Correctionville Argus Correctionville, Woodbury, Iowa March 28, 1913
IOWA STATE NEWS
John H. McComb, a pioneer, who died recently at Shenandoah, divided his property peculiarly. The estate is valued at $150,000. Half was deeded direct to his two daughters, and their children. The other half was placed by deed of trust in the hands of three trustees, who are to manage it for a term of years in the interest of the heirs.
Mrs. C.B. McFerren of Thurman, who shot herself in the breast with suicidal intent, may recover. It is said that this was her second attempt on her life; that recently she swallowed a quantity of vitrol, but that it made it so sick she threw it off.
Arthur Woodruff, the boy reported missing from his home near Shannon City, and for whom a reward of $25 was offered, was located near Lorimor and returned to his parents.
Charged with bootlegging, Herman Barrell, John Bowman and a man named Dinges, all of Marshalltown, were taken to Des Moines for trial in the federal court.
J.B. Smith, 30 years old, was killed at Charles City when the key on a hydraulic press in the Hart-Parr factory broke, part of it hitting him above the eye.
Joe Mueller, of Coon Rapids, who operates a pool hall, was convicted in federal court at Council Bluffs of selling intoxicating liquors. Two anti-saloon detectives secured the evidence against Mueller. They testified that they had seen him sell a bottle of what they believed was whisky. Mueller denied selling any.
William E. Taylor, aged 84, oldest settler of Iowa Falls, is dead. He moved there when Iowa Falls was only a hamlet of three shacks. He was a teamster in the early days, hauling supplies to and from Dubuque and Iowa City. He was a member of the Sixth Iowa cavalry during the Civil war.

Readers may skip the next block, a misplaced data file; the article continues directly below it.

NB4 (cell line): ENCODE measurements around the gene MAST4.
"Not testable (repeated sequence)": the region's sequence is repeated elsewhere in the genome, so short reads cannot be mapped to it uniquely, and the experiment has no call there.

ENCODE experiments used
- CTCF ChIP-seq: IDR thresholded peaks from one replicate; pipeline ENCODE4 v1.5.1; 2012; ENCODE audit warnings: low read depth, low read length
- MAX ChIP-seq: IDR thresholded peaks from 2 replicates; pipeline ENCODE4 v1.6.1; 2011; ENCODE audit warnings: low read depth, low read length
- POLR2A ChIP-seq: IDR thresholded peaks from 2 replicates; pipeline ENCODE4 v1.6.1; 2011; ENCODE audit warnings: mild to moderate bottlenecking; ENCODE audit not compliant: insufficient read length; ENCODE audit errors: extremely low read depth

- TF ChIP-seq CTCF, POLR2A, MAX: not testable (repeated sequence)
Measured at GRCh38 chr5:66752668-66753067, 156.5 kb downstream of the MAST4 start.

A record sale of Shelby county real estate was made when P.T. Nelson sold thirty-five acres of the John Davis farm, south of Harlan, to Peter Sorensen for $250 per acre. Mr. Sorensen will erect a modern dwelling on the farm.
Reports indicate that Bradley Hopkins, proprietor of the Summit hotel at Forest City, will be appointed the next postmaster of that town. He is a life-long democrat.
John D. Nugen, for seventy-eight years a resident of New London and Henry county, is dead. He was one of the wealthiest retired farmers of that city.
Search is being made for Harry Hudson, who was employed until recently as switchman at Mason City.His brother, Henry Hudson, of Sioux City, is seeking him. Mr. Hudson says the family is heir to a large estate left by an uncle who was an engineer, and who was killed on the Santa Fe recently.
Anton Hansman, formerly a member of the lower house of the Iowa legislature, and a resident of Iowa for more than a half century, died at his home in De Witt recently. He was 77 years old.